This tiny vampire deer has fewer chromosomes than a fruit fly
With protruding fangs and taste for corpses, the diminutive Muntjac deer cuts an eerie figure in the forests of Indonesia and southern Asia.
Becky Crew is a Sydney-based science communicator with a love for weird and wonderful animals. From strange behaviours and special adaptations to newly discovered species and the researchers who find them, her topics celebrate how alien yet relatable so many of the creatures that live amongst us can be.
BUT ITS vampiric traits aren’t even the strangest thing about it. Not only is the Muntjac the most ancient deer on the planet, it’s also got the lowest chromosome count of any other mammal.
In fact, it’s got fewer chromosomes than the lowly fruit fly.
There are 12 known species of Muntjac deer, and the most common species, the Indian Muntjac (Muntiacus muntjak), has the dubious honour of being one of the most widespread but least known mammals in Southeast Asia.
Indian Muntjac are about the size of an Australian kelpie, with short, curled antlers that are carried on their foreheads by bony ‘pedicles’ – stalk-like structures that extend down the face to form a pair of dark ridges.
In the males, these antlers are just a few centimetres long, and you can see them sitting atop the pendicle stalks here:
(Image Credit: Shuttershock)
Once a year, the Muntjac males will shed the curled tips of their antlers, like you can see on this rare albino male:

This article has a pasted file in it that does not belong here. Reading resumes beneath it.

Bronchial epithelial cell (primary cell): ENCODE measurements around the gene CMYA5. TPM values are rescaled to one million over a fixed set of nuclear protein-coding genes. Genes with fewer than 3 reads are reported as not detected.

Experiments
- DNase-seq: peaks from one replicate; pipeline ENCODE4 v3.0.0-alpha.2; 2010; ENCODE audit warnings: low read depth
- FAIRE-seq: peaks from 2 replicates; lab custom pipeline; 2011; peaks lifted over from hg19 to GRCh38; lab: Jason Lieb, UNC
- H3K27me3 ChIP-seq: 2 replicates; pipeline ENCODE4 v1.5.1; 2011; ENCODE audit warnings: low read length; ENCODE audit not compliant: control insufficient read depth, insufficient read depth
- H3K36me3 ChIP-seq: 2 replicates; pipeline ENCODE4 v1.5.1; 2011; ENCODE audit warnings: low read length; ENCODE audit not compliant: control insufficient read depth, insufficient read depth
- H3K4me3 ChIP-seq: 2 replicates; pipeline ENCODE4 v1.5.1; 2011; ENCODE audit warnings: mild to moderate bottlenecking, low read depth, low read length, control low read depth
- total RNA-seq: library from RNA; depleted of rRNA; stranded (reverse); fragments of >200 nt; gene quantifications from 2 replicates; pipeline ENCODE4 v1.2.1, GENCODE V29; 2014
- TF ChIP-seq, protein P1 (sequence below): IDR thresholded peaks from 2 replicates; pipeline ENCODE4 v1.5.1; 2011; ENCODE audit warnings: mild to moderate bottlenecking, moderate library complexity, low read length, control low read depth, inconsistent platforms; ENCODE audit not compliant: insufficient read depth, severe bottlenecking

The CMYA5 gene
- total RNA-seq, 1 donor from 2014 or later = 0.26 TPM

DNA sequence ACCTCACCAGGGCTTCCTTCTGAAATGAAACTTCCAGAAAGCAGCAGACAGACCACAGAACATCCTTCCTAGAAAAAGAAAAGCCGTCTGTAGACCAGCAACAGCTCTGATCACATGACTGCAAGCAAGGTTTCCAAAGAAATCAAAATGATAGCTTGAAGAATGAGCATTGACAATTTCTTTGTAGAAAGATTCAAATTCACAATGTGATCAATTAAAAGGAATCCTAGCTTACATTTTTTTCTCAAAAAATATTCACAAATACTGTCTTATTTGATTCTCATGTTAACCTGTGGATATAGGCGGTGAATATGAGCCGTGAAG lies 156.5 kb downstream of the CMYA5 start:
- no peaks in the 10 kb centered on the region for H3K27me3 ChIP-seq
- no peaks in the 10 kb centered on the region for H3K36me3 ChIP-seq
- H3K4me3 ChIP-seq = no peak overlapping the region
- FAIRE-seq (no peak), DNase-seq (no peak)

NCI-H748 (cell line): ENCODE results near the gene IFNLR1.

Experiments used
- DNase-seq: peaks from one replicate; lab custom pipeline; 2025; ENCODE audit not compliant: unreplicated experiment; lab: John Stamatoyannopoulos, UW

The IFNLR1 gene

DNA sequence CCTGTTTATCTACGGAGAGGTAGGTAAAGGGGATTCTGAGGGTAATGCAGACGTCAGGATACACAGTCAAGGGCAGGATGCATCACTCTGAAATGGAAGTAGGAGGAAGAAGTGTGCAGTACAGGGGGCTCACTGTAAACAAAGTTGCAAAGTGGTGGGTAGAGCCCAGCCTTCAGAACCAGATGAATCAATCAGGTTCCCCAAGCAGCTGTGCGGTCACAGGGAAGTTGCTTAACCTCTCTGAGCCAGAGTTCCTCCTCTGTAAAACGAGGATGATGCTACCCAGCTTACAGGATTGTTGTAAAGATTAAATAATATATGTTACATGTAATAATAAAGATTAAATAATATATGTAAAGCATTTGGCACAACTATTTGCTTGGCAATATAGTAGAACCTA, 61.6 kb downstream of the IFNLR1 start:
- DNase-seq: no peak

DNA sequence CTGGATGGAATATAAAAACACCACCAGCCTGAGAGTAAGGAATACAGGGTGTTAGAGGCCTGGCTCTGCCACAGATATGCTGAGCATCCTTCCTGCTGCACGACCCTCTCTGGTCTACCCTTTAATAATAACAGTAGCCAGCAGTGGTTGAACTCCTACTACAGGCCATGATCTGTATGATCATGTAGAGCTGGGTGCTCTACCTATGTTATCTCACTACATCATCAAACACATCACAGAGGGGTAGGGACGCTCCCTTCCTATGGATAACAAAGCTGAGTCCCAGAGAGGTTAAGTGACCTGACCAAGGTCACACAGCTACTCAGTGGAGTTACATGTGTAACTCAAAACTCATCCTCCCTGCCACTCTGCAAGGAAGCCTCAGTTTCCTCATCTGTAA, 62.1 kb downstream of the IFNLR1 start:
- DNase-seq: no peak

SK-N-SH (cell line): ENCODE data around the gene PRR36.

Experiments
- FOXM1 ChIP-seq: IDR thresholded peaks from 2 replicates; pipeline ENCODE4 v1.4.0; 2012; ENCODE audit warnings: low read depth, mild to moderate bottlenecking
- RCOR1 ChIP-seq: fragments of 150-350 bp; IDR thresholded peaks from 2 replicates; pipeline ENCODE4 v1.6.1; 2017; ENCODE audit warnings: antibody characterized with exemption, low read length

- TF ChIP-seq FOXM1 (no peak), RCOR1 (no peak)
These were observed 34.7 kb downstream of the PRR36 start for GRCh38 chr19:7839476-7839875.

(Image Credit: Shuttershock)
The females don’t grow antlers – they just have small, bony knobs instead.
Nicknamed the ‘barking deer’, Muntjac will cry out when they sense a nearby threat, releasing a low, barking call for up to an hour, in an effort to scare off any would-be predators.
If that doesn’t work, Muntjac can defend themselves using their antlers, but their tusk-like canine teeth are a more formidable weapon – the males will even use these fangs on each other if they find themselves in a territorial scuffle.
Ancient remains found in three sites across Europe suggest that Muntjac deer have existed for up to 35 million years. During that time, something peculiar happened to the Indian Muntjac.
While species like the Reeves’s muntjac (Muntiacus reevesi) boast up to 46 chromosomes (the same number as humans), Indian Muntjac have just six chromosomes in the females, and seven in the males.
Fruit flies, on the other hand, have eight chromosomes.
So how did the Indian Muntjac survive millions of years with so few chromosomes?
A lack of chromosomes doesn’t necessarily result in less genetic material overall – through many generations of evolution, the species has been creating ‘super’ chromosomes by fusing regular chromosomes end-to-end.
According to a study published in 2000, Muntjac are able to do this because they have specialised chromosomes that contain uniquely ‘sticky’ ends (or telomeres) that actually encourage this kind of fusion.
Biologist David Ray from Texas Tech University in the US compares this to smashing two books together to form a much larger tome – the information is all still, but it’s now contained within one book jacket instead of two.
And having fewer, larger chromosomes to replicate during cell division could actually be an advantage for the Indian Muntjac, making the risk of mistakes less likely than if you have lots of smaller chromosomes to copy perfectly from one generation to the next.
That’s something researchers are still investigating, but it’s a good reminder that more chromosomes doesn’t mean better.
After all, potatoes have 48 of them.
I’ll leave you with some footage of a Muntjac male being adorable: